My attention was drawn to a fish crow flying erratically over some open country last week. By the way it was behaving, it looked like something was persistently harassing it.
A closer look revealed that indeed there was a much smaller bird dive-bombing and chasing it. I guessed what kind of bird was doing the chasing but when I heard sort of a rattling, sputtering scolding I knew it was an Eastern kingbird.
Eastern kingbirds are fearless defenders of their territories. They nest in open country so they can see the airspace for quite some distance. You might think that potential predators like crows, grackles and hawks would be the recipients of their ire, but the kingbirds don’t seem to discriminate too much.
Even nonpredators will receive a dose of an angry kingbird. I have watched them chase off green herons, killdeer, pileated woodpeckers and vultures. They are not content just to make a lot of noise and do some harmless chasing either. These scrappy birds want to inflict some pain. I have seen pictures and watched them myself actually land on the back of their victim and ride for a few seconds. Everything seems to be a threat to these most paranoid of birds.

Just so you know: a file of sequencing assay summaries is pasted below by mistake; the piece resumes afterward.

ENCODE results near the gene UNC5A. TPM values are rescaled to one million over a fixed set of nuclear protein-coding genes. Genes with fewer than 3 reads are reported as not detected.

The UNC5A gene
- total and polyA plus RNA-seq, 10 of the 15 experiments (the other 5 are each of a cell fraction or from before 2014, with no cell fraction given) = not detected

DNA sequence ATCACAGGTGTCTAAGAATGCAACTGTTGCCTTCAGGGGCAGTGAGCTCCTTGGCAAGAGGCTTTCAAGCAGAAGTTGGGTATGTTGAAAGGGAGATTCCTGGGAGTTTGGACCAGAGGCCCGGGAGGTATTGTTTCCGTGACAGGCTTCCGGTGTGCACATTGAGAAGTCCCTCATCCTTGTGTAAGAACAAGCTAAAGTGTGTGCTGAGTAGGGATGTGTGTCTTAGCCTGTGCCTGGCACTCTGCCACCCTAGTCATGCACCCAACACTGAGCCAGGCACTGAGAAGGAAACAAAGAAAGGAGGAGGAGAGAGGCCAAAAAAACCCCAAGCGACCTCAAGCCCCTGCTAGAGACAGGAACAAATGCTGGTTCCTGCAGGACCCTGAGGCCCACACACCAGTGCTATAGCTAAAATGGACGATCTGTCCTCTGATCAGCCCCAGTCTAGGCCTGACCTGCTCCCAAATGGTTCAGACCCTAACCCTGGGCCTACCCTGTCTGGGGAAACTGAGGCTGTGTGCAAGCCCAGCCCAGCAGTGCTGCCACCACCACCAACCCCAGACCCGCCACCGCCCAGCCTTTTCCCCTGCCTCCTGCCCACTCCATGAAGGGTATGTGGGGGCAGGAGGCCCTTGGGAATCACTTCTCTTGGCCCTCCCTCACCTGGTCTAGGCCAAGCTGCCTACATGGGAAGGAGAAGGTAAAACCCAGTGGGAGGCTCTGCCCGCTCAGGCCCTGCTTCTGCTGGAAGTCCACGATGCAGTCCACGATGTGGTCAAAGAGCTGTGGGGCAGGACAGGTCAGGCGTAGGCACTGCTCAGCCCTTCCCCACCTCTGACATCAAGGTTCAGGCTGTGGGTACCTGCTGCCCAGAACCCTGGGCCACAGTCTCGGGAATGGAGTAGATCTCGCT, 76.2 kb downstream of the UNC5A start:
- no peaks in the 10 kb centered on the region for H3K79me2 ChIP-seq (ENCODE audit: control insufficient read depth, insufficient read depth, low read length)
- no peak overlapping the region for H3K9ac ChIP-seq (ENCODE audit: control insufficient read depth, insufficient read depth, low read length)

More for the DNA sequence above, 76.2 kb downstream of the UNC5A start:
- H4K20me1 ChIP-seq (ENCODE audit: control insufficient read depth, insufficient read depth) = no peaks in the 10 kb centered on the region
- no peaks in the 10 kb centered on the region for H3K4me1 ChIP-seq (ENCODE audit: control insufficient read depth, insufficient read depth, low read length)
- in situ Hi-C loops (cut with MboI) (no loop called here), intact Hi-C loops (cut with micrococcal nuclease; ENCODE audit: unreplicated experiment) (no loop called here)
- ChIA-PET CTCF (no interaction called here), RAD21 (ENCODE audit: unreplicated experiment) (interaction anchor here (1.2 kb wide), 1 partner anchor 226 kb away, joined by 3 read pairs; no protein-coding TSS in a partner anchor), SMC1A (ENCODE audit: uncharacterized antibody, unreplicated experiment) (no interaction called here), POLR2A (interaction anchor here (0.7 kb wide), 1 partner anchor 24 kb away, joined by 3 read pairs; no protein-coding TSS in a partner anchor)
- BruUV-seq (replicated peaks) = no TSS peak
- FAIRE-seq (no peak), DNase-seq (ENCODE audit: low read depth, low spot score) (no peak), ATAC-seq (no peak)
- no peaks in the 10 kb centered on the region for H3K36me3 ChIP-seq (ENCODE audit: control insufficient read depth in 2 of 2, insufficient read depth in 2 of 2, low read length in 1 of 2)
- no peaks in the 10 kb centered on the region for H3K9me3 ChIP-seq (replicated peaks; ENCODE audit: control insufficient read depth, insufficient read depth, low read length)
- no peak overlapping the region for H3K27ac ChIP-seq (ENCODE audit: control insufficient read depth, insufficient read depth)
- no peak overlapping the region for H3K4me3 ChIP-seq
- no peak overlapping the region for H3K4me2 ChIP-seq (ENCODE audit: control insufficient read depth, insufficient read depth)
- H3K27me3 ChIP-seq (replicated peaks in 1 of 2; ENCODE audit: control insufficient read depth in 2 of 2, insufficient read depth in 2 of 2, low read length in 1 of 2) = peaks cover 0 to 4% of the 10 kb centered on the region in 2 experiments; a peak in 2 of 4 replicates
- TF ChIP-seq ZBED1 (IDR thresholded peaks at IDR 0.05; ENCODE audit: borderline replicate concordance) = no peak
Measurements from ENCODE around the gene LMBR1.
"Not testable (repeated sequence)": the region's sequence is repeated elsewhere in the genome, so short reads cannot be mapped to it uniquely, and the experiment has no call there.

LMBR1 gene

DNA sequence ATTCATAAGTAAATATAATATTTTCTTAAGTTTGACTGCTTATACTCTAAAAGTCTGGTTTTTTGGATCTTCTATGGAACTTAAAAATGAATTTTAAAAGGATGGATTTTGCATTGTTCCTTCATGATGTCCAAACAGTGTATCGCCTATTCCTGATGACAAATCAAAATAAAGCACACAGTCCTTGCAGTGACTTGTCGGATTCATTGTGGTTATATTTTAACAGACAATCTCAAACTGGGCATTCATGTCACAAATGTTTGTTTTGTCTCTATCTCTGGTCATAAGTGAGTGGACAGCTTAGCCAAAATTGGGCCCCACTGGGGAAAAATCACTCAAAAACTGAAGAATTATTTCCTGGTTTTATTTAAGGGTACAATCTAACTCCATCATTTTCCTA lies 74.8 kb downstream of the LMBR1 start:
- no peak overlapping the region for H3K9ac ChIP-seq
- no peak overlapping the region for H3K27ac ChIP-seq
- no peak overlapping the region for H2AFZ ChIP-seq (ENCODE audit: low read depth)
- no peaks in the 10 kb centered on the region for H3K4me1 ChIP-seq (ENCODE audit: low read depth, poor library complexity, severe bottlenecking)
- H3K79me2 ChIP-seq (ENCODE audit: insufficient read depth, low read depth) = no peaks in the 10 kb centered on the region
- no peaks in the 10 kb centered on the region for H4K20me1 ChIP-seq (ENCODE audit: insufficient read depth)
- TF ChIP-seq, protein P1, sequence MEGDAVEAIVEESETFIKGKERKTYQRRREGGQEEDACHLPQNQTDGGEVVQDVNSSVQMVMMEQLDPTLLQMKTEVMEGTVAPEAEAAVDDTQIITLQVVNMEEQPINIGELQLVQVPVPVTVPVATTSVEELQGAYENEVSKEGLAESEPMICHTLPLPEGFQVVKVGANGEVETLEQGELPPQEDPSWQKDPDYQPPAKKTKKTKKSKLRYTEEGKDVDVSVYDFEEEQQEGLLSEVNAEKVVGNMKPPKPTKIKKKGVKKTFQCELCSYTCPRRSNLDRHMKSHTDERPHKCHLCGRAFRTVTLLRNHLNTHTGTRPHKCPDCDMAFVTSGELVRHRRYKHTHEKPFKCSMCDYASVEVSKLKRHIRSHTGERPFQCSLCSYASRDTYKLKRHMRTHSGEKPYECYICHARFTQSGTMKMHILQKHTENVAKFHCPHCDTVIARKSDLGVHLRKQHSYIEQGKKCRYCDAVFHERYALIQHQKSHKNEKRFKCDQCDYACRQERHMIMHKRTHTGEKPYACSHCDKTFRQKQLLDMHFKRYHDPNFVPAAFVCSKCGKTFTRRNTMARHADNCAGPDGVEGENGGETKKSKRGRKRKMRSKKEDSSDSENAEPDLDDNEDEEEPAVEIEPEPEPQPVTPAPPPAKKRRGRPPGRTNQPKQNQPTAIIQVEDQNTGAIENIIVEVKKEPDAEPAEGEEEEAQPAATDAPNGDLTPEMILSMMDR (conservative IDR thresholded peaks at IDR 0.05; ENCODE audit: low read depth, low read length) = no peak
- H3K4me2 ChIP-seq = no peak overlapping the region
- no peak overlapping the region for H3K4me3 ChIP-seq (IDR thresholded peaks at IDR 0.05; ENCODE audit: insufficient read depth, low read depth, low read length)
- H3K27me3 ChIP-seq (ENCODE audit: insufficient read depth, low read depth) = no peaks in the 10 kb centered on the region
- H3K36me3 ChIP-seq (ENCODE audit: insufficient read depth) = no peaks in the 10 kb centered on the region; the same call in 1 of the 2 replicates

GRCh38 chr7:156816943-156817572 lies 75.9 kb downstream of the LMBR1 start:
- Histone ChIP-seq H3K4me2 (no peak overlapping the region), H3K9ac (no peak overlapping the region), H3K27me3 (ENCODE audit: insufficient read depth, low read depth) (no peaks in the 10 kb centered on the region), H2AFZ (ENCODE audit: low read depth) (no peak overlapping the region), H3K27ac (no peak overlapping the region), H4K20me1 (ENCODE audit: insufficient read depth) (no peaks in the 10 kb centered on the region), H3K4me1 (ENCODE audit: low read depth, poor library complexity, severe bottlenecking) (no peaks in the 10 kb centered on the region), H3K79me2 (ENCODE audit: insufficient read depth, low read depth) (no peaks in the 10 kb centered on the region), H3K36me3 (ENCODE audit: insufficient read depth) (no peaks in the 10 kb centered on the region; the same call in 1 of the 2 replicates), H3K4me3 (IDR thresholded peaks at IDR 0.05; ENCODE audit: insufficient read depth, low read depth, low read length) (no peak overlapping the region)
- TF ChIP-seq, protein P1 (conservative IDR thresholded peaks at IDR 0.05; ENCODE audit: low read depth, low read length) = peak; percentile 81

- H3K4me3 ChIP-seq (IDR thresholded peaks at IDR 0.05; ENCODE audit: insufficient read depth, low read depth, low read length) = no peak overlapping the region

Eastern kingbirds are not brightly colored but are quite handsome nonetheless. They are dark grey on their upper parts and white on the under parts. The tail has a conspicuous white band on the end, a useful identification mark. They also have a small red crown stripe, but this mark is hard to see.
Eastern kingbirds are with us only during the nesting season. Look for them anywhere there are a few acres of open or semi-open country. They will often perch conspicuously on the tops of saplings, on wires, or on fences – the better to survey the boundaries of their territories. If you discover a pair, take some time to watch them. Eventually these active birds will put on an entertaining show when they light out to tackle another threat, real or perceived.